International & Antiwar News


Originally published in the Autumn 2018 edition of the Virginia Defender, issue 58, printed November 8. Reproduced here for accessibility and archival purposes. To find other stories in the Autumn 2018 issue or to download the full PDF, see this post (pending). For the full web catalog, see our Full Issues page.

When the North American Treaty Organization was founded on April 4, 1949, it had 12 members: the U.S. and Canada and 10 Western European countries. By then the wartime cooperation with the Soviet Union was long over and NATO was essentially an anti-Soviet military and political alliance.

Six years later, as a counterbalance, the Soviet Union formed the nine-member Warsaw Pact, formally the Treaty of Friendship, Cooperation and Mutual Assistance. That alliance was dismantled in 1991, 10 months before the formal dissolution of the Soviet Union. The U.S. had assured the Soviets that NATO would not be expanding eastward.

But far from limiting NATO’s expansion, the U.S. vigorously promoted it.

Today NATO has expanded to 29 member countries, with 13 – nearly half – either former members of the Soviet bloc or part of the former socialist state of Yugoslavia. All new members admitted into NATO since the collapse of the Soviet Union are in Central or Eastern Europe. From a North American and Western European alliance, it has become a North American and European force that has moved steadily eastward right up to Russia’s borders.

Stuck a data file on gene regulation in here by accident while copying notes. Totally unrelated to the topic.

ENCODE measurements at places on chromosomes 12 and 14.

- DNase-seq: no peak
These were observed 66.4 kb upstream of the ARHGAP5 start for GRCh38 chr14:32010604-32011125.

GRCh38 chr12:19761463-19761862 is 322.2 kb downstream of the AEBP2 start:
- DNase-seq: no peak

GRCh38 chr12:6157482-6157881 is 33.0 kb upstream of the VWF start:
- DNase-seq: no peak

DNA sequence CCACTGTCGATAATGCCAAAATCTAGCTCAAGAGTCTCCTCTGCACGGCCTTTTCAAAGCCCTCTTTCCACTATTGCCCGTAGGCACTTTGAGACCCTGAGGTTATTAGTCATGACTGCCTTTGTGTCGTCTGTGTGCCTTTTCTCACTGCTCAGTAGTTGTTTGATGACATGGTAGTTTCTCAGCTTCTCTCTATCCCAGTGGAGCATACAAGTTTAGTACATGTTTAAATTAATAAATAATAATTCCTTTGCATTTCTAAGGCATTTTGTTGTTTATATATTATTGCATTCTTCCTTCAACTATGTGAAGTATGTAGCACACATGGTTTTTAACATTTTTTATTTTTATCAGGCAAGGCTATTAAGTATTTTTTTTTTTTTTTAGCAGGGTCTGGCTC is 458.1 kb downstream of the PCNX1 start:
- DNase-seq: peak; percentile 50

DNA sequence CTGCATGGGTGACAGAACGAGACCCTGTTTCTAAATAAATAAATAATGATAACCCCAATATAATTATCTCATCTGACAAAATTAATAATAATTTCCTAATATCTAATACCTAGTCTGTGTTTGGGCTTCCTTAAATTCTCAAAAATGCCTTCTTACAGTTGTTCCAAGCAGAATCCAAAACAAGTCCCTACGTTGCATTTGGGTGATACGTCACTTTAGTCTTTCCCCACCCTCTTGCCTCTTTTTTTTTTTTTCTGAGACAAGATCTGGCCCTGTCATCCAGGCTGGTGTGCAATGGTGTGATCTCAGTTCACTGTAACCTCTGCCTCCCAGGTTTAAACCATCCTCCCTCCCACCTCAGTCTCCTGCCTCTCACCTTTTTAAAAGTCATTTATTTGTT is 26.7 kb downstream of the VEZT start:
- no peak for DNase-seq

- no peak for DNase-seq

In NATO, the United States, United Kingdom and France together possess a total of 7,315 nuclear weapons. Russia is believed to have about 7,000.

But in terms of overall military power, Russia’s military budget in 2016 was just over 8 percent of the combined total of all NATO countries, and just over 11 percent of the U.S. alone.

NATO exercises, training missions and military aid are always described as “defensive” in nature. But it’s not Russia that’s expanding its military influence right up to the borders of the United States. It’s not Russia that has built a military alliance that now includes 29 countries, moving ever closer to its declared adversary.

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